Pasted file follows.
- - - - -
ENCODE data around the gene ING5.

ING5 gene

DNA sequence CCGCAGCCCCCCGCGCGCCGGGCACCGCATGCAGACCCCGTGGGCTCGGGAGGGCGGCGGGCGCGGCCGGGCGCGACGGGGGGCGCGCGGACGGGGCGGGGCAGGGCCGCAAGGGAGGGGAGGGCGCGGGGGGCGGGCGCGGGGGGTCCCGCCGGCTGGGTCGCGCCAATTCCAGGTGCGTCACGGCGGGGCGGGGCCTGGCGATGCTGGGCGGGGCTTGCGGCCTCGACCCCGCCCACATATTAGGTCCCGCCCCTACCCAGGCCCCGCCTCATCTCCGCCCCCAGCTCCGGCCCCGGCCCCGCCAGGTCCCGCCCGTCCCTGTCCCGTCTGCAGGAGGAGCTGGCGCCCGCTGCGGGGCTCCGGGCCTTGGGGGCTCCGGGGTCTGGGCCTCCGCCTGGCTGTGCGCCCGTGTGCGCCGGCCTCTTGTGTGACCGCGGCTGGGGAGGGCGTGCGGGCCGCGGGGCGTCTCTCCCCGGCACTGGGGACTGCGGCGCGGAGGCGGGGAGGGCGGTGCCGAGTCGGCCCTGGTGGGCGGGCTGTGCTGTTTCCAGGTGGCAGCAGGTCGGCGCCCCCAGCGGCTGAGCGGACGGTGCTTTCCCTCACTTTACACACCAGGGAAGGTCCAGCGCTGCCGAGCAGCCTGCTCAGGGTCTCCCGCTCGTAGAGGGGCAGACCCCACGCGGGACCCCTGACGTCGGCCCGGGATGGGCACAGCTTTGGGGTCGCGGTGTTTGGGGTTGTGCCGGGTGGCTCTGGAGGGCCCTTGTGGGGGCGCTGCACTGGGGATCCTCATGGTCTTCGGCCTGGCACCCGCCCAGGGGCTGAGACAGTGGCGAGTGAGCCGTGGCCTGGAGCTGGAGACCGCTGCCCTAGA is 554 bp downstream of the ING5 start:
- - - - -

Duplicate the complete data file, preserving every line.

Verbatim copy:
ENCODE data around the gene ING5.

ING5 gene

DNA sequence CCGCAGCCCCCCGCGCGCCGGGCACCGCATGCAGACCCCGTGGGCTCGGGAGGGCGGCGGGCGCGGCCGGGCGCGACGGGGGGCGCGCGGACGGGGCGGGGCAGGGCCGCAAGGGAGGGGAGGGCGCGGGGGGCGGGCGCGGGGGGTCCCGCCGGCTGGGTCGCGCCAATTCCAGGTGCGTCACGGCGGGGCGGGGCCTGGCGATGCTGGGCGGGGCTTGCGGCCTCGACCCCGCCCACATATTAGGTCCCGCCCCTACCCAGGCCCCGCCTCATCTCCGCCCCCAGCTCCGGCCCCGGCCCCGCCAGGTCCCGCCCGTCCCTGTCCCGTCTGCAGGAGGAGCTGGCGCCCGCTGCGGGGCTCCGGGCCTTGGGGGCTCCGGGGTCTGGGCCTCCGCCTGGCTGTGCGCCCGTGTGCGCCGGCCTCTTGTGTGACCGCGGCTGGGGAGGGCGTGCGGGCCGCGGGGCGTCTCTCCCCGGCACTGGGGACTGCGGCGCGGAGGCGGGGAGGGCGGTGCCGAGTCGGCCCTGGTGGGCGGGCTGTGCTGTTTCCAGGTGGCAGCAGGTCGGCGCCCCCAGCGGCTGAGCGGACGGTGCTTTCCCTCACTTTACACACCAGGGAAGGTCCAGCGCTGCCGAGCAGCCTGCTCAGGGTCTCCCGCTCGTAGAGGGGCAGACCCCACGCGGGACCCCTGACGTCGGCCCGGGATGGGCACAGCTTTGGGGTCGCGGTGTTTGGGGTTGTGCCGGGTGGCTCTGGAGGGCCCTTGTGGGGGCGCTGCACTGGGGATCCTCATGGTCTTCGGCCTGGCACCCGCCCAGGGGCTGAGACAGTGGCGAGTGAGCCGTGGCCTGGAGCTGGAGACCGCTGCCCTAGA is 554 bp downstream of the ING5 start: